Investigation of heart rate variability and baroreceptor sensitivity in rats
thesisposted on 28.03.2022, 15:20 by Harish Ramachandran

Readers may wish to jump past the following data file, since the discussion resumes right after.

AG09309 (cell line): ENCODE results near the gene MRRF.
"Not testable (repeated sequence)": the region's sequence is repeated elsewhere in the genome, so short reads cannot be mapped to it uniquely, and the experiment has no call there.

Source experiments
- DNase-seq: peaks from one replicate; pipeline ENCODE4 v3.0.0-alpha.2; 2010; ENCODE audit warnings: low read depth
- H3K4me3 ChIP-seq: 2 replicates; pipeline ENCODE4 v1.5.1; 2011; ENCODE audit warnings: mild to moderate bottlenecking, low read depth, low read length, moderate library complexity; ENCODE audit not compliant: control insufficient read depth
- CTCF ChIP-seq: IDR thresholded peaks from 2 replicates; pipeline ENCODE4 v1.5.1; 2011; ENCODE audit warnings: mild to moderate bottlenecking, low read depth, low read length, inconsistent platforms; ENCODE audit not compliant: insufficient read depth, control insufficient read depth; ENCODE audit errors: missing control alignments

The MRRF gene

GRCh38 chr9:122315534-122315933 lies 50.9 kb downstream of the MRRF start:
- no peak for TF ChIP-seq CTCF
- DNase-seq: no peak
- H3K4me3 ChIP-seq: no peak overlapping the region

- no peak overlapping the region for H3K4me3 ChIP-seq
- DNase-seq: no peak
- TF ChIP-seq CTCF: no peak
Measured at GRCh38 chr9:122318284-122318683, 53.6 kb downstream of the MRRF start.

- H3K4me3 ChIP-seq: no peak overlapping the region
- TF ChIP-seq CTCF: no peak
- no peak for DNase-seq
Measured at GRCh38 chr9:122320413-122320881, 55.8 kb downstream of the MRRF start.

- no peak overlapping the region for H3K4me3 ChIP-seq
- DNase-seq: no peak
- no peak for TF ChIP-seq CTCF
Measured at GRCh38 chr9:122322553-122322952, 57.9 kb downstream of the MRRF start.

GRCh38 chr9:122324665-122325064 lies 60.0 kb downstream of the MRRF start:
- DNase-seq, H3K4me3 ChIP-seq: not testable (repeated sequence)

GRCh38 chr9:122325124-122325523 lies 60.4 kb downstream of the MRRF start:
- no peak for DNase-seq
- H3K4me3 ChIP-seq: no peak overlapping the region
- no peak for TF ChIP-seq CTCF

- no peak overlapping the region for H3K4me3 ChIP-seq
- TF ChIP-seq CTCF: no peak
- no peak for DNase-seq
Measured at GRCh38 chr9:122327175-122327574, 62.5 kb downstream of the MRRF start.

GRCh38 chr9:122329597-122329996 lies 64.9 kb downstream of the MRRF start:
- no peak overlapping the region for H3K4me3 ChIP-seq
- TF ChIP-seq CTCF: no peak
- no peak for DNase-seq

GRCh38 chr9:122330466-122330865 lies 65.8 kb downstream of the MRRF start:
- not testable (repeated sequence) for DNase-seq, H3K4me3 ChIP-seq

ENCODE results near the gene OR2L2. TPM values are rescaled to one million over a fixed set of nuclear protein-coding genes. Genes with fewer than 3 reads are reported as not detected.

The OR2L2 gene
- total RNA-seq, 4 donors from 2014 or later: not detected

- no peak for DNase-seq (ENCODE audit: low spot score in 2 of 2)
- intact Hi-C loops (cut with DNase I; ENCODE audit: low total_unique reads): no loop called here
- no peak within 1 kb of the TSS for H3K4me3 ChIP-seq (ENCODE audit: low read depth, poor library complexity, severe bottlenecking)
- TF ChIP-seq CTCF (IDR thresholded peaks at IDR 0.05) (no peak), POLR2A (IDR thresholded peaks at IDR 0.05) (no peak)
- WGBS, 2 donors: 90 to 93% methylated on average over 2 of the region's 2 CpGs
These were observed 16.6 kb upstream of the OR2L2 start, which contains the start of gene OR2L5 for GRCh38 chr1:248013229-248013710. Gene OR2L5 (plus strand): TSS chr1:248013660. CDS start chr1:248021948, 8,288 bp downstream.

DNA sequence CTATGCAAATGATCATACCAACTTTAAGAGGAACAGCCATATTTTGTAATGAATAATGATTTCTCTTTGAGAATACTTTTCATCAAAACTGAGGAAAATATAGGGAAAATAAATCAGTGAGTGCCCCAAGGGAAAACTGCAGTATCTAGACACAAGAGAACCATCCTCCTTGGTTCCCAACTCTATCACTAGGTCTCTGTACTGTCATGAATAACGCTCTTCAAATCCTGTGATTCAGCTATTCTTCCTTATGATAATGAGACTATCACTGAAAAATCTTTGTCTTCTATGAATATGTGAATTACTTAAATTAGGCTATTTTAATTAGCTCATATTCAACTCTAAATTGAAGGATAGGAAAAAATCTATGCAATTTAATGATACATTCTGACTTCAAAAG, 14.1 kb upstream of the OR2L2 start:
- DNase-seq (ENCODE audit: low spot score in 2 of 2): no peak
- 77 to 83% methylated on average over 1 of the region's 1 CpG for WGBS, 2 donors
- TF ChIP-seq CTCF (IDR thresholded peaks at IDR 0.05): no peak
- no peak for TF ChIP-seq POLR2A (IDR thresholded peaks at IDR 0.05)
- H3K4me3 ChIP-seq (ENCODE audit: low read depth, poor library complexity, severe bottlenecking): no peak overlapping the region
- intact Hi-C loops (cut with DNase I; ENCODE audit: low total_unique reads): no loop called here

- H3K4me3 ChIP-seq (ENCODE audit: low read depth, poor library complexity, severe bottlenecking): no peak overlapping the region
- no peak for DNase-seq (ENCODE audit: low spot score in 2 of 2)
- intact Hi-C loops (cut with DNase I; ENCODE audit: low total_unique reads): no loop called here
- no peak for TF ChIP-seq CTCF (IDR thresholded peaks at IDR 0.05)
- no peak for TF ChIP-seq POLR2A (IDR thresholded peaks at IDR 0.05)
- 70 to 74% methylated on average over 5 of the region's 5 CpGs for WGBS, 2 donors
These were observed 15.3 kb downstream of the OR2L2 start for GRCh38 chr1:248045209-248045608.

Scientiﬁc studies have traditionally incorporated pharmacological methods to quantify baroreceptor sensitivity (BRS) in both rats and humans. Baroreceptor stimulation has been shown to be eﬃcacious in lowering blood pressure in clinical trials of patients with drug resistant hypertension. Kouchaki et al  showed that carotid ﬁeld stimulation did not alter acute baroreceptor function gain when vasoactive substances were used to induce changes in blood pressure. This thesis aims to compare the spontaneous BRS and heart rate variability (HRV) in carotid stimulated normotensive and hypertensive rats using time and frequency domain methods without the use of pharmacological agents. BRS and HRV were also investigated in normotensive and diabetic induced rats using time and frequency domain methods. The time domain sequence technique for quantifying BRS was used and it was found in all rats that spontaneous baroreceptor function still persisted. There was a signiﬁcant diﬀerence between the BRS in normotensive and diabetic rats (P<0.05). BRS and HRV were quantiﬁed using the Welch periodogram (windowed Fast Fourier Transform (FFT)), Non-Uniform Discrete Fourier Transform (NDFT) and the Lomb-Scargle Periodogram (LSP). It was found that the NDFT, Welch periodogram and the Lomb-Scargle periodogram gave similar results. The respiratory, sympathetic & parasympathetic frequencies inﬂuence the low frequency peak of the HRV spectrum in rats. The maximum value of frequency was tracked and is most likely due to the oscillating respiratory component in the rat.